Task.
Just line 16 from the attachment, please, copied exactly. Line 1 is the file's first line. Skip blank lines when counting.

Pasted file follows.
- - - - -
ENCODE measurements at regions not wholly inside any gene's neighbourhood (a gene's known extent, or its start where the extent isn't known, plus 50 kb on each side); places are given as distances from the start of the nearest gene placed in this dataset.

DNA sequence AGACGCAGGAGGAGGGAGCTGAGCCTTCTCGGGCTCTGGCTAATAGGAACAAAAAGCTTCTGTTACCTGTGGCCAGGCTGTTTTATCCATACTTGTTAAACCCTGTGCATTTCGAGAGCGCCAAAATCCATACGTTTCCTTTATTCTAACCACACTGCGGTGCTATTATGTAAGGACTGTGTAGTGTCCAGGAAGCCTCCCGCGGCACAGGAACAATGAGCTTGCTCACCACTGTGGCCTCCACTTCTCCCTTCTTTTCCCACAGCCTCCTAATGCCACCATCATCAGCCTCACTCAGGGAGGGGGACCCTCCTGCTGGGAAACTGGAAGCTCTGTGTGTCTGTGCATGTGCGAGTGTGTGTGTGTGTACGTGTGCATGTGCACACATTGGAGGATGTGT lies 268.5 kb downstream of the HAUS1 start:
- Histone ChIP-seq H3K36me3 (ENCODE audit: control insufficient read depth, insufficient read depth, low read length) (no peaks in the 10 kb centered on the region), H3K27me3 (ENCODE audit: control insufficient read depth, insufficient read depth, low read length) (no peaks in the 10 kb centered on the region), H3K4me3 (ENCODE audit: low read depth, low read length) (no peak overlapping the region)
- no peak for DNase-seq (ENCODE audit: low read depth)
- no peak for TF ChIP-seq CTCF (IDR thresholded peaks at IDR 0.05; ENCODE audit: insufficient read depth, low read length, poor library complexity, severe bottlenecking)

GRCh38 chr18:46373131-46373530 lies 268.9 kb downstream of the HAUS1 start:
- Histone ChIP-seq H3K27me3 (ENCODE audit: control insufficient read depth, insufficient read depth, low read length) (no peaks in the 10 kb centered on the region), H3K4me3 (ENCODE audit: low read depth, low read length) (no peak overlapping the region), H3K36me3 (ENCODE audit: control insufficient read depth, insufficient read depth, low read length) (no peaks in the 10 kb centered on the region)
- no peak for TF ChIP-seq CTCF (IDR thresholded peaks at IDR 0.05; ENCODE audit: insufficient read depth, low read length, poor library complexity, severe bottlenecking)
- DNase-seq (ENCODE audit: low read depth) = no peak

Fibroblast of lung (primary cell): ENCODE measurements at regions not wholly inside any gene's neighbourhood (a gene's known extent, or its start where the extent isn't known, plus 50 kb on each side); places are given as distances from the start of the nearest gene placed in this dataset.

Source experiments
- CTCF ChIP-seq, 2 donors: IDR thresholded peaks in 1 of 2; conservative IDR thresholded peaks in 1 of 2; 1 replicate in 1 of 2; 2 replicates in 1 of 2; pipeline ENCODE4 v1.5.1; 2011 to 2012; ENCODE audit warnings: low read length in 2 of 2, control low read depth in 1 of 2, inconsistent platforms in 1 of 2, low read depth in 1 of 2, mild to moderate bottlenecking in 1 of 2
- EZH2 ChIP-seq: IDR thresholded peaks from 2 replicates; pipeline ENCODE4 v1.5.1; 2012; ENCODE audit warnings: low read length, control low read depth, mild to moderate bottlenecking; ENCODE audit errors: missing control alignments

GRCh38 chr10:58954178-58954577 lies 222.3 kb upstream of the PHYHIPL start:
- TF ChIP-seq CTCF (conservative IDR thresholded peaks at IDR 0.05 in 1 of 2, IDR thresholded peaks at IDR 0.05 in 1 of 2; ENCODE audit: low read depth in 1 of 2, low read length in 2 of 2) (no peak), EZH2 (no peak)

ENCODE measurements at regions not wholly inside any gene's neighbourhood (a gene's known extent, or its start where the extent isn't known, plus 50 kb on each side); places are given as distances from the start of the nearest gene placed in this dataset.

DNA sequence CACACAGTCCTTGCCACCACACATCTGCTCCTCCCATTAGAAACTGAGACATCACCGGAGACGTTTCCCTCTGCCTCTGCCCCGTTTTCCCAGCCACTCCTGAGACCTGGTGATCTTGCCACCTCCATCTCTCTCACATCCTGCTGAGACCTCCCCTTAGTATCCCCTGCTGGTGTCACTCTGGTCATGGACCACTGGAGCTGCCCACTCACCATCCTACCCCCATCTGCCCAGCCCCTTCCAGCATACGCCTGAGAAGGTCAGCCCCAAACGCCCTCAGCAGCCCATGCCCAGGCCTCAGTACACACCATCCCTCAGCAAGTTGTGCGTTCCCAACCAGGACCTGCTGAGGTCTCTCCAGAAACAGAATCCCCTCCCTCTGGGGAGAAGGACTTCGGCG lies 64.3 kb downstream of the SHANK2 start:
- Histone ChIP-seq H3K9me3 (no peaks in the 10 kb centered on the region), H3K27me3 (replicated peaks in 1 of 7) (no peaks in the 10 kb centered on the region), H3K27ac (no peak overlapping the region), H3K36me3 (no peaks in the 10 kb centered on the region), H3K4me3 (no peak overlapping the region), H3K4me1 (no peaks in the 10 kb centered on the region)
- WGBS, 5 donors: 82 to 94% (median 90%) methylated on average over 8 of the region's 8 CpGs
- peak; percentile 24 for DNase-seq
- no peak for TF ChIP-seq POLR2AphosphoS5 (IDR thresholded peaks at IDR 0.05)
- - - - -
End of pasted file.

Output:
ENCODE measurements at regions not wholly inside any gene's neighbourhood (a gene's known extent, or its start where the extent isn't known, plus 50 kb on each side); places are given as distances from the start of the nearest gene placed in this dataset.